Run IT like a factory, using operations control center

By : |February 19, 2014 0

BANGALORE,INDIA: In today’s technology driven world, most business processes of a company are software dependent, be it a sophisticated product from a large vendor or processes captured in Excel and Word documents. In many large companies, if the software application fails to work, the company comes to a standstill.

This has increased the expectation from the IT department to keep software applications up and running all the time. The Service Level Agreements (SLA) at many companies requires greater than 99 per cent availability of the software for end-users!

IT landscapes have become very heterogeneous. Servers from different vendors, multiple databases and operating systems and applications from different products coexist to drive business processes. Business processes themselves are complex; requiring data exchange between different parties (vendors, customers, and partners). Some customers use an on-demand model for certain operations while others opt for an on-premise solution. This plethora of technologies and deployment options is a nightmare for the IT department and warrant experts with multiple skills.

As a result, the time for problem resolution escalates while driving up the Total Cost of Operation (TCO). But most importantly, it hinders the attainment of the 99 per cent availability SLA, which reduces the business continuity of the company.

Operations Control Center for IT
Just like how assembly lines function effectively with the help of an operations control center, this concept can be adapted to IT companies to gain much needed efficiency and reduction in TCO.

An Operations Control Center for IT consists of the following parts:
Monitoring Infrastructure
Central Monitors
Standard Operating Procedures
Event Management
Continuous Improvement
Monitoring Infrastructure

Multiple components in an IT Landscape make it critical to have a tool or a set of tools that monitor technical components and business processes 24×7 without manual effort. The monitoring infrastructure should be capable of surveying infrastructure components (like network routers, storage devices), application components (like application server, database, operating systems, end-user activity) and, business process components (like document throughput, process availability). Further, the monitoring infrastructure should be able to create alerts or exceptions when a set threshold is breached.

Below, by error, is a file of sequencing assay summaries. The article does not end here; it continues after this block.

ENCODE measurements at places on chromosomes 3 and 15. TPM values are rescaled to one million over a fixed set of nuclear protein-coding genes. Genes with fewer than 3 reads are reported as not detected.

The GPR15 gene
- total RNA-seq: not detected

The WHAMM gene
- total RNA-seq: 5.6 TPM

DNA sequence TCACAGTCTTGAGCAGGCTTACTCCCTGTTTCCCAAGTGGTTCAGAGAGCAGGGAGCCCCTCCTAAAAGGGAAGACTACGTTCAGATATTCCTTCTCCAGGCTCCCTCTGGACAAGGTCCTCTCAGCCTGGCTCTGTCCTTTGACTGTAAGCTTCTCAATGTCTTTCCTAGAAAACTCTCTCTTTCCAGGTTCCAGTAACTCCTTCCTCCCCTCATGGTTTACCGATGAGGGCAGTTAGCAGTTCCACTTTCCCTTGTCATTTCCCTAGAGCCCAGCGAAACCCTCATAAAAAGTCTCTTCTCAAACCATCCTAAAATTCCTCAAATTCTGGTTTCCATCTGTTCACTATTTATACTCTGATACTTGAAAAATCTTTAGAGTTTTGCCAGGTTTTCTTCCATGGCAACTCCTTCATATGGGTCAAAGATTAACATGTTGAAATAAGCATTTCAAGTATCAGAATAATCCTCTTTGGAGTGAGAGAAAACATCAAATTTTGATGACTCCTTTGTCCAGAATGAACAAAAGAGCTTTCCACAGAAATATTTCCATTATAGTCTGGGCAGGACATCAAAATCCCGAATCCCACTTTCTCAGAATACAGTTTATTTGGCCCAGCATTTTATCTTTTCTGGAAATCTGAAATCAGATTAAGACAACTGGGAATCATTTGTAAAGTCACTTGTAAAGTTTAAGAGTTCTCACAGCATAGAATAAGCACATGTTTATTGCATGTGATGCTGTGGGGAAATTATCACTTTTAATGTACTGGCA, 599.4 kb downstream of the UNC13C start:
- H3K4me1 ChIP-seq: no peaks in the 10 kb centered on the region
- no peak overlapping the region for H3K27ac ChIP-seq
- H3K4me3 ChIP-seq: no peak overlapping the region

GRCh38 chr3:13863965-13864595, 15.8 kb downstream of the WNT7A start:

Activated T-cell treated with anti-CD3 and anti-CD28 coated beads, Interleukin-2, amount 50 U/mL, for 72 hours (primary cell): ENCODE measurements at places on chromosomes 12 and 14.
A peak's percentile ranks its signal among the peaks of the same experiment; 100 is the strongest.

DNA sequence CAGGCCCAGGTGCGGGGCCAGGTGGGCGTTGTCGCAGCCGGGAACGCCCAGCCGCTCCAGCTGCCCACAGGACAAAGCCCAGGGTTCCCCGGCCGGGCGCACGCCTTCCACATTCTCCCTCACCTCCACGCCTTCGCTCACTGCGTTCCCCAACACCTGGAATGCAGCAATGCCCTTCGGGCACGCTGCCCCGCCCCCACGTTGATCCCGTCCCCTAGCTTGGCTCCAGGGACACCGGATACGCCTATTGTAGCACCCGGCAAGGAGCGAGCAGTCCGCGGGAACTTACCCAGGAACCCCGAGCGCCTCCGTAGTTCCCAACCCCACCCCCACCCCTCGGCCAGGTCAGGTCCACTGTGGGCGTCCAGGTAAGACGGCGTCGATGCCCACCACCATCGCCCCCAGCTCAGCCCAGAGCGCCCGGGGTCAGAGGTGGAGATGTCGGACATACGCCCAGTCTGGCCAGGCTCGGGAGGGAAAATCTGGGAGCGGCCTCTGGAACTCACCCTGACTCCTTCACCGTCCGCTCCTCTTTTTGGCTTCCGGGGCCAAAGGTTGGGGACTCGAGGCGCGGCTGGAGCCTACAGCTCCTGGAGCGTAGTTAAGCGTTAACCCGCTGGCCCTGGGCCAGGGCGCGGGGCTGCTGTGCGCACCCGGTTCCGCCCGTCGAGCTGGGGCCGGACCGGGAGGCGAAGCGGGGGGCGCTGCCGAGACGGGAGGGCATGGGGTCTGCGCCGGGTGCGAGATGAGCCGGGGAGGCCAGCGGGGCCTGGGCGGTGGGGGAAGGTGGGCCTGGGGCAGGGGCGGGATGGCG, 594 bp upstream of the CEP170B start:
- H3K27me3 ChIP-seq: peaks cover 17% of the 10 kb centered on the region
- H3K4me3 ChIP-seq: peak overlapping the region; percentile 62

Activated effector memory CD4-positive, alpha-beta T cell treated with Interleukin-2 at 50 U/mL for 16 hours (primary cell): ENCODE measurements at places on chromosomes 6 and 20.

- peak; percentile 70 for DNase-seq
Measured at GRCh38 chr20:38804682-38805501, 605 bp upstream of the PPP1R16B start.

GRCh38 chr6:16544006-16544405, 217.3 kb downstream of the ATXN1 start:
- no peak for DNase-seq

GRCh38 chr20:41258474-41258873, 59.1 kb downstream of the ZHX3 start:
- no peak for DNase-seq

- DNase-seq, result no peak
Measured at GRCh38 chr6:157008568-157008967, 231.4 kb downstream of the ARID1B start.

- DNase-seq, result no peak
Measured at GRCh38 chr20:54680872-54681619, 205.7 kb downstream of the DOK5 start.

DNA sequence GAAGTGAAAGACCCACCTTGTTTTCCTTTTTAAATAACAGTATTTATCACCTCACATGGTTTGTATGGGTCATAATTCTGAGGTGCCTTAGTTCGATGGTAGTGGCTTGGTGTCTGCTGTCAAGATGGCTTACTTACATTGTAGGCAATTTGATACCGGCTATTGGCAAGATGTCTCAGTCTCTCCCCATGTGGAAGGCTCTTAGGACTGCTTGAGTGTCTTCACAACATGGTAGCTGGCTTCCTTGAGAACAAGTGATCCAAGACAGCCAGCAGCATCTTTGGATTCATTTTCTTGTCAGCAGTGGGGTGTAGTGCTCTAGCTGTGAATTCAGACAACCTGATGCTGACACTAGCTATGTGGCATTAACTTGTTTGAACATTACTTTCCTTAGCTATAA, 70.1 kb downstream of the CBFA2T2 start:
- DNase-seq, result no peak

Central Monitors
This is a set of monitors/dashboards that show critical information about business processes (e.g., order throughput, dataflow with vendor/customer) or the IT landscape (e.g., availability of production systems, interface health, system exceptions). These display units are set up in control rooms to create the much needed transparency on the functions of an IT landscape.

Standard Operating Procedures
With the monitoring infrastructure and central monitors in place, the next step is to resolve any issues that these monitors might have caused to business users’ deliverables. This is where an identified Standard Operating Procedures steps in. It is important to document every critical alert resolution into an operating procedure. With this, even an IT operator without specific expertise will be able to go through the outlined operating procedure and understand how to resolve an alert. Drawing an analogy to assembly lines, this standard operating procedure minimizes the requirement for an expert for every alert. The time and effort required to acquire and train the personnel will also be reduced significantly.

Event Management
Event Management defines a structured process on what happens between alert arrival and alert closure. A small team of IT Operators positioned in the Operations Control Center resolve alerts using standard operating procedures. The IT Operator’s action starts from the individual alert. Contextual information about where the issue is, documentation and guidance is present in the alert details. However, there is a chance that some alerts can’t be resolved by this team of IT Operators, or that the resolution requires some change to the software (like a patch or upgrade). In such cases, the alert needs to be transferred as an Incident to the next level support team or Change.

Continuous Improvement
As the IT landscape evolves, so will the issues and problems. A static setup of central monitors and IT support organization are not enough to address these new problems and challenges. However, the setting up of Monitoring Infrastructure, Central Monitors, Standard Operating Procedures and, Event Management run the IT landscape in a stable manner. But a small change in Business Process or IT component could derail established SLAs. This makes it necessary to implement a Continuous Improvement model, so that it looks into optimizing the next critical business process in a structured way.

In conclusion, improved business continuity, better business performance, higher degree of automation, and reduced operations cost, are only some of the benefits of using the Operations Control Center to run IT.

(The author is vice president, product development, SAP Labs India. The views expressed in this article are those of the author and may not reflect those of SAP Labs India.)

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